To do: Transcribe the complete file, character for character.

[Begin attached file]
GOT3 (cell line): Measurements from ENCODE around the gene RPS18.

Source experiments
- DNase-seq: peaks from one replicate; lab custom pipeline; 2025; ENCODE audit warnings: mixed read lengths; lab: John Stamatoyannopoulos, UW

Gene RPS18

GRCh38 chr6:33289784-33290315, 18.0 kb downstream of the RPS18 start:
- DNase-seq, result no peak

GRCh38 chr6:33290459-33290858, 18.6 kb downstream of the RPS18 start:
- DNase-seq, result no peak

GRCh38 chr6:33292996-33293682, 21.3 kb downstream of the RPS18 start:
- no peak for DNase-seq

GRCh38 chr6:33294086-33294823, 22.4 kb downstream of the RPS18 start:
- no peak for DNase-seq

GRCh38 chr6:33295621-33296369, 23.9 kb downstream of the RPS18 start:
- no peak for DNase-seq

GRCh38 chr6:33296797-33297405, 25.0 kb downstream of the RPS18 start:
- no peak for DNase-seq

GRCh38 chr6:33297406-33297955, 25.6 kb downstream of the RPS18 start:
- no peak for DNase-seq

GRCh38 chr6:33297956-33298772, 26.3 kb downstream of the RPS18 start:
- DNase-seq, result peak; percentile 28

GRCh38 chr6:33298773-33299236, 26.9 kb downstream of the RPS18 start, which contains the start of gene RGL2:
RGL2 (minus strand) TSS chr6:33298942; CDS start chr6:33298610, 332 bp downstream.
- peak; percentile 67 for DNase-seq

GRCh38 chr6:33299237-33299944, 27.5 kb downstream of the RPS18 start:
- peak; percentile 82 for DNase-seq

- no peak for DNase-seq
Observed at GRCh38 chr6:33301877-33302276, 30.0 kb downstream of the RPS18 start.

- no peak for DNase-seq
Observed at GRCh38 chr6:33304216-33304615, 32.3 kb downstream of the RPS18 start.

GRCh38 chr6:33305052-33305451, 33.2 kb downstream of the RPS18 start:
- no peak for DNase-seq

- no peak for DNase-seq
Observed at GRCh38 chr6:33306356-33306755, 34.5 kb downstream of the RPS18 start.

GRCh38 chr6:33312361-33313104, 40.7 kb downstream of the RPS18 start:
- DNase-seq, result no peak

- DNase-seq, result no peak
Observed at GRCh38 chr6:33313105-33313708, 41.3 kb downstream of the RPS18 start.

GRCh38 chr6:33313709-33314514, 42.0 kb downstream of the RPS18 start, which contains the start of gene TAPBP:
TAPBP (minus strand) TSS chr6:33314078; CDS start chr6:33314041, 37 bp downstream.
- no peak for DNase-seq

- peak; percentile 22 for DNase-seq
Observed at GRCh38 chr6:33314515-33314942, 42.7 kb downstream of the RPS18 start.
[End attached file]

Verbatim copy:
GOT3 (cell line): Measurements from ENCODE around the gene RPS18.

Source experiments
- DNase-seq: peaks from one replicate; lab custom pipeline; 2025; ENCODE audit warnings: mixed read lengths; lab: John Stamatoyannopoulos, UW

Gene RPS18

GRCh38 chr6:33289784-33290315, 18.0 kb downstream of the RPS18 start:
- DNase-seq, result no peak

GRCh38 chr6:33290459-33290858, 18.6 kb downstream of the RPS18 start:
- DNase-seq, result no peak

GRCh38 chr6:33292996-33293682, 21.3 kb downstream of the RPS18 start:
- no peak for DNase-seq

GRCh38 chr6:33294086-33294823, 22.4 kb downstream of the RPS18 start:
- no peak for DNase-seq

GRCh38 chr6:33295621-33296369, 23.9 kb downstream of the RPS18 start:
- no peak for DNase-seq

GRCh38 chr6:33296797-33297405, 25.0 kb downstream of the RPS18 start:
- no peak for DNase-seq

GRCh38 chr6:33297406-33297955, 25.6 kb downstream of the RPS18 start:
- no peak for DNase-seq

GRCh38 chr6:33297956-33298772, 26.3 kb downstream of the RPS18 start:
- DNase-seq, result peak; percentile 28

GRCh38 chr6:33298773-33299236, 26.9 kb downstream of the RPS18 start, which contains the start of gene RGL2:
RGL2 (minus strand) TSS chr6:33298942; CDS start chr6:33298610, 332 bp downstream.
- peak; percentile 67 for DNase-seq

GRCh38 chr6:33299237-33299944, 27.5 kb downstream of the RPS18 start:
- peak; percentile 82 for DNase-seq

- no peak for DNase-seq
Observed at GRCh38 chr6:33301877-33302276, 30.0 kb downstream of the RPS18 start.

- no peak for DNase-seq
Observed at GRCh38 chr6:33304216-33304615, 32.3 kb downstream of the RPS18 start.

GRCh38 chr6:33305052-33305451, 33.2 kb downstream of the RPS18 start:
- no peak for DNase-seq

- no peak for DNase-seq
Observed at GRCh38 chr6:33306356-33306755, 34.5 kb downstream of the RPS18 start.

GRCh38 chr6:33312361-33313104, 40.7 kb downstream of the RPS18 start:
- DNase-seq, result no peak

- DNase-seq, result no peak
Observed at GRCh38 chr6:33313105-33313708, 41.3 kb downstream of the RPS18 start.

GRCh38 chr6:33313709-33314514, 42.0 kb downstream of the RPS18 start, which contains the start of gene TAPBP:
TAPBP (minus strand) TSS chr6:33314078; CDS start chr6:33314041, 37 bp downstream.
- no peak for DNase-seq

- peak; percentile 22 for DNase-seq
Observed at GRCh38 chr6:33314515-33314942, 42.7 kb downstream of the RPS18 start.